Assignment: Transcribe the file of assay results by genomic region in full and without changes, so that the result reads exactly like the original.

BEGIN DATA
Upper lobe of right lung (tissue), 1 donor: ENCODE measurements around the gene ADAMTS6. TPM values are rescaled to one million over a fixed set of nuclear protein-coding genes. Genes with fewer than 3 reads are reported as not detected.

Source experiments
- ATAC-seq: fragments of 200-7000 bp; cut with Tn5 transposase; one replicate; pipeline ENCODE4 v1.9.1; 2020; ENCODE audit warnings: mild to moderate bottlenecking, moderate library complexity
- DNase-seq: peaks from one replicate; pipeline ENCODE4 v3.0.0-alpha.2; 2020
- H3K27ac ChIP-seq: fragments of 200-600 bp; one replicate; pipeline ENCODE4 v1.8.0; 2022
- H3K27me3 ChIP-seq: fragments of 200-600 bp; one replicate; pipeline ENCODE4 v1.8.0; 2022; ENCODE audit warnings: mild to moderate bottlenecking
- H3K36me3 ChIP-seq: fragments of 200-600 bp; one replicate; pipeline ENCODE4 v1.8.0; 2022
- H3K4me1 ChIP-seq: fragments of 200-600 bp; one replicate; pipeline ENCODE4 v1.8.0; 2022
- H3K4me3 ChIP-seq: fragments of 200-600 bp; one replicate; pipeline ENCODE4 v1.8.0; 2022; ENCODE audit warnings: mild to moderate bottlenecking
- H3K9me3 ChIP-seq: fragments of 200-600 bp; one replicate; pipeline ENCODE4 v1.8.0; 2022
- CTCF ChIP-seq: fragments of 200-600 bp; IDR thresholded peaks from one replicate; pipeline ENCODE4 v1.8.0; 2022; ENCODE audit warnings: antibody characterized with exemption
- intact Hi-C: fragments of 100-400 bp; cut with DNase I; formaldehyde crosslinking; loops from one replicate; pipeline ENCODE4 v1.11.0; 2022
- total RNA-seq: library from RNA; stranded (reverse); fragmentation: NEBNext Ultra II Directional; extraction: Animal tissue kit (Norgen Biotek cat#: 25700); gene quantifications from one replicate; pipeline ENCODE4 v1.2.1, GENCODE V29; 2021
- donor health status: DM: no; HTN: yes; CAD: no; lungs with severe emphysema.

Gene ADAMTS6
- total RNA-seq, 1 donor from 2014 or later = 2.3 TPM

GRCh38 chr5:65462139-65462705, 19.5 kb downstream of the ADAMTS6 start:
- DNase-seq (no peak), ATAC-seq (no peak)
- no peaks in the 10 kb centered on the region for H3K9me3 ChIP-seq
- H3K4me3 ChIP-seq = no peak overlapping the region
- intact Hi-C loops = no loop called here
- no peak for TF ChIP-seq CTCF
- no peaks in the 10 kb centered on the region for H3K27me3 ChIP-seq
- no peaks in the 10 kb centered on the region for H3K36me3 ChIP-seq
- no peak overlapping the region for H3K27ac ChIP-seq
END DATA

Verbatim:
Upper lobe of right lung (tissue), 1 donor: ENCODE measurements around the gene ADAMTS6. TPM values are rescaled to one million over a fixed set of nuclear protein-coding genes. Genes with fewer than 3 reads are reported as not detected.

Source experiments
- ATAC-seq: fragments of 200-7000 bp; cut with Tn5 transposase; one replicate; pipeline ENCODE4 v1.9.1; 2020; ENCODE audit warnings: mild to moderate bottlenecking, moderate library complexity
- DNase-seq: peaks from one replicate; pipeline ENCODE4 v3.0.0-alpha.2; 2020
- H3K27ac ChIP-seq: fragments of 200-600 bp; one replicate; pipeline ENCODE4 v1.8.0; 2022
- H3K27me3 ChIP-seq: fragments of 200-600 bp; one replicate; pipeline ENCODE4 v1.8.0; 2022; ENCODE audit warnings: mild to moderate bottlenecking
- H3K36me3 ChIP-seq: fragments of 200-600 bp; one replicate; pipeline ENCODE4 v1.8.0; 2022
- H3K4me1 ChIP-seq: fragments of 200-600 bp; one replicate; pipeline ENCODE4 v1.8.0; 2022
- H3K4me3 ChIP-seq: fragments of 200-600 bp; one replicate; pipeline ENCODE4 v1.8.0; 2022; ENCODE audit warnings: mild to moderate bottlenecking
- H3K9me3 ChIP-seq: fragments of 200-600 bp; one replicate; pipeline ENCODE4 v1.8.0; 2022
- CTCF ChIP-seq: fragments of 200-600 bp; IDR thresholded peaks from one replicate; pipeline ENCODE4 v1.8.0; 2022; ENCODE audit warnings: antibody characterized with exemption
- intact Hi-C: fragments of 100-400 bp; cut with DNase I; formaldehyde crosslinking; loops from one replicate; pipeline ENCODE4 v1.11.0; 2022
- total RNA-seq: library from RNA; stranded (reverse); fragmentation: NEBNext Ultra II Directional; extraction: Animal tissue kit (Norgen Biotek cat#: 25700); gene quantifications from one replicate; pipeline ENCODE4 v1.2.1, GENCODE V29; 2021
- donor health status: DM: no; HTN: yes; CAD: no; lungs with severe emphysema.

Gene ADAMTS6
- total RNA-seq, 1 donor from 2014 or later = 2.3 TPM

GRCh38 chr5:65462139-65462705, 19.5 kb downstream of the ADAMTS6 start:
- DNase-seq (no peak), ATAC-seq (no peak)
- no peaks in the 10 kb centered on the region for H3K9me3 ChIP-seq
- H3K4me3 ChIP-seq = no peak overlapping the region
- intact Hi-C loops = no loop called here
- no peak for TF ChIP-seq CTCF
- no peaks in the 10 kb centered on the region for H3K27me3 ChIP-seq
- no peaks in the 10 kb centered on the region for H3K36me3 ChIP-seq
- no peak overlapping the region for H3K27ac ChIP-seq